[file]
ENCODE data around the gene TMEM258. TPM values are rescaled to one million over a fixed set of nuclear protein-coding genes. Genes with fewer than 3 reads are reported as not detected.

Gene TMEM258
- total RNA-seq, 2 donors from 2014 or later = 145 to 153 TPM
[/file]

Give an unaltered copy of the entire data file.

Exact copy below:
ENCODE data around the gene TMEM258. TPM values are rescaled to one million over a fixed set of nuclear protein-coding genes. Genes with fewer than 3 reads are reported as not detected.

Gene TMEM258
- total RNA-seq, 2 donors from 2014 or later = 145 to 153 TPM